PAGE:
Audio Pixels, a fabless semiconductor company focused on the development and production of MEMS based digital speaker chips, and ICsense, a European ASIC design company, announced this week that they have entered into a comprehensive agreement directed to support the production needs of Audio Pixels' patented low cost MEMS based digital speakers.
Market research suggests that manufacturers and consumers are looking for innovation in audio speakers -- in particular, for good quality sound in a form factor that is more compliant with current device and lifestyle trends. While the industry at large has been able to digitize and shrink most of the other device components and electronics, one of the last remaining barriers is the speaker; it remains large, heavy, bulky and restrictive.
"The wealth of knowledge and experience demonstrated by ICsense throughout a rather intense qualification process, provided us with the unwavering confidence that we have selected an ideal partner for our ASIC design needs," said Yuval Cohen, Chief Technology Officer of Audio Pixels. "Additionally, ICsense's turnkey approach which includes test and manufacturing services, delivers an efficient and cost effective mass-production solution to seamlessly integrate the high-voltage ASIC driver with our MEMS structure."
"We are proud that Audio Pixels has selected ICsense to design and supply the high-voltage ASIC for the world's first digital MEMS speaker. This unique development will benefit from ICsense's long track record in MEMS ASICs. But at the same time, it will pose exciting challenges, since it combines innovative MEMS technology, high-voltage operation and disruptive speaker performance," explains Bram De Muer, CEO and co-founder of ICsense. "We look forward to be part of Audio Pixels's MEMS digital speakers that will change the way we perceive voice and music on future electronic devices."
Audio Pixels said that its technological platform utilizes entirely new techniques to generate sound waves directly from a digital audio stream using low cost MEMS based devices. Reportedly, this innovation overcomes many of the limitations found in conventional loudspeaker subassemblies, thus enabling the production of speaker products that deliver superior sound and electrical performance -- all in a semiconductor type package that is compatible with existing and emerging OEM requirements.
ICsense is a fabless IC design company offering design and supply ASIC solutions for the consumer, medical, industrial, automotive and aerospace markets. The core business of ICsense is analog, mixed-signal and high-voltage IC design. ICsense said that it has key design expertise in power management, high-efficient DC/DC conversion, HV IC design, drivers, MEMS, sensor and actuator interfacing, ADC-DAC, timing circuits and ultra low power design.
Audio Pixels Holdings Limited is listed on the Australian Stock Exchange, and owns 100% of Audio Pixels Limited, an Israeli company founded in July 2006 that has developed the MEMS based speaker technology. The company claims that the technoloogy enables the production of speaker products that deliver performance that is "many orders of magnitude better" than conventional speaker technologies, all in an "affordable" package that is only one millimetre thick.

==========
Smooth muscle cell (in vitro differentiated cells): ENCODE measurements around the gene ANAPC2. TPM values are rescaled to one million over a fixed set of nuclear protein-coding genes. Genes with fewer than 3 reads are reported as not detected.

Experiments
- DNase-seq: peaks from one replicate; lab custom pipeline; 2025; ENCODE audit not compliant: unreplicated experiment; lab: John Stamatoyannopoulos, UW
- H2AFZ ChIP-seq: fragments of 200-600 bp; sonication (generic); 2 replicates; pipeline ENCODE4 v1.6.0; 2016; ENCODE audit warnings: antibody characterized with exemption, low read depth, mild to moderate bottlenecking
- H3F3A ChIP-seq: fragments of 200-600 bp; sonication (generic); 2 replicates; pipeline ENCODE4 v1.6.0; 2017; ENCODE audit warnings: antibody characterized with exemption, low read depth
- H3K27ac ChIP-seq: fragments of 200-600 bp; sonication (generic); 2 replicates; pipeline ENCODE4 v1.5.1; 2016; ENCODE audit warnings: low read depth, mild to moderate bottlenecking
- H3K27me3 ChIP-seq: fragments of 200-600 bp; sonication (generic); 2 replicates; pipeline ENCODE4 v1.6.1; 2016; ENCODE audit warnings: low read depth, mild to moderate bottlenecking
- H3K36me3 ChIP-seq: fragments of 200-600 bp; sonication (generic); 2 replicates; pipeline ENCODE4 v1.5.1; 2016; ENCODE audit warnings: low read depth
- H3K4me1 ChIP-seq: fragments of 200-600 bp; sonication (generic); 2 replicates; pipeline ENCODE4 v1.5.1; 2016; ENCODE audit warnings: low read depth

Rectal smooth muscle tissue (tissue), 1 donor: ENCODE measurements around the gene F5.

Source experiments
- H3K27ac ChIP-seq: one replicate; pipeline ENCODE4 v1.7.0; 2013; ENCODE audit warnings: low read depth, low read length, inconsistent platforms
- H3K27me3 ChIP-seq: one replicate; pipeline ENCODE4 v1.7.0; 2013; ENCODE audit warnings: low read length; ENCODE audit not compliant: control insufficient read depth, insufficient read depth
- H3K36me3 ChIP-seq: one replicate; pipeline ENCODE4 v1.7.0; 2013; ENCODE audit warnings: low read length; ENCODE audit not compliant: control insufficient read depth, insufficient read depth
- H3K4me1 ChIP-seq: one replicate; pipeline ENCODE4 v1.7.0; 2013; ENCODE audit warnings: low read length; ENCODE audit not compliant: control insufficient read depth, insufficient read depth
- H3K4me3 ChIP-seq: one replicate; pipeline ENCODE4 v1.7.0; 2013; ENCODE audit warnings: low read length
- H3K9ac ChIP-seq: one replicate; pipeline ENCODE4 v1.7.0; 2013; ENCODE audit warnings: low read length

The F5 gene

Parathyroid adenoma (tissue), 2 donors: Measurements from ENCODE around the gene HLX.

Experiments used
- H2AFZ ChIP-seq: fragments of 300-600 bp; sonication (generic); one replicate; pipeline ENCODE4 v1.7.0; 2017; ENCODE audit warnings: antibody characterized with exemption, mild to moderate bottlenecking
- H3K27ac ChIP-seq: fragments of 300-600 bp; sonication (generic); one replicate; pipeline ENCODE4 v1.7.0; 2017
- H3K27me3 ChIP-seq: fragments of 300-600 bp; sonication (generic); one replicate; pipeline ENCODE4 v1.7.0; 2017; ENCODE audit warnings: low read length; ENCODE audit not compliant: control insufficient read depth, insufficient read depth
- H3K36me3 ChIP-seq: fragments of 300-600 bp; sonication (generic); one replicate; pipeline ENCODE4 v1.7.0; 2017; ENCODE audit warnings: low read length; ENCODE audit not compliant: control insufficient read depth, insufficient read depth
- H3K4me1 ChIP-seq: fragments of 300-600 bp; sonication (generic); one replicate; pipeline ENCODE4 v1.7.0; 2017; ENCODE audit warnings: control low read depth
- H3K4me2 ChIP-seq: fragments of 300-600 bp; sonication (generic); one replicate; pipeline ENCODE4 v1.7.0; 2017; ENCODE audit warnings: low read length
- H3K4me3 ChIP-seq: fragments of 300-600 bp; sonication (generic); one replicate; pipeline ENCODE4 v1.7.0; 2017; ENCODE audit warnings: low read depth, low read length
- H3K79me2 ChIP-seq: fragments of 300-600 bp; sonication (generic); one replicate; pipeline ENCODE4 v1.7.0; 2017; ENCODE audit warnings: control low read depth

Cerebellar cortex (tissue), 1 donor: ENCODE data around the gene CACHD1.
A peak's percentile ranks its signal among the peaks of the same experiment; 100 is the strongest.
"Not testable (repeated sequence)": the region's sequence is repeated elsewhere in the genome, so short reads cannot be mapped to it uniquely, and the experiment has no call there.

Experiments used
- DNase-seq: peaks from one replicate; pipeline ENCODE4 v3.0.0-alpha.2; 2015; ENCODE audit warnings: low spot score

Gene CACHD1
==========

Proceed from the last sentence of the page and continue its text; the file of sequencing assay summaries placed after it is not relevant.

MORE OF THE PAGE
Audio Pixels says that its MEMS based "digital sound reconstruction" platform enables the market for audio speakers to follow the evolution of the video display market from large, heavy analog tube based monitors to the digital flat panel displays of today. Driving the rationale for change in audio speakers is the ever-increasing demand for smaller, thinner, clearer sounding, more power-efficient speakers. Reportedly, conventional speaker technologies remain deeply rooted in the original voice coil inventions of Alexander Graham Bell. The inherent limitations of such speakers prohibit the delivery of quality sound in smaller packages. Audio Pixels' says that its patents in the fields of electromechanical structures, pressure generation, acoustic wave generation and control, signal processing and packaging, combine to "forever change" this paradigm.
Upon achieving mass production capabilities, Audio Pixels plans to sell and/or license its products to the manufacturers of speakers and consumer electronic devices worldwide, which collectively consume billions of speaker units annually. Audio Pixels plans to produce and sell a single type of a MEMS based silicon chip that can be used either as a standalone speaker or cascaded in any multiples of the same chip in order to achieve the desired performance specifications. Audio Pixels claims that this modular paradigm is entirely unique to the audio industry, which currently expends significant resources designing and specifying new drivers, acoustic chambers and drive electronics for each new device.
This article is a part of MEMS Journal's ongoing market research project in the area of audio devices and their applications in the consumer electronics market. If you would like to receive our comprehensive market research report on this topic, please contact Dr. Mike Pinelis at firstname.lastname@example.org for more information about rates and report contents.
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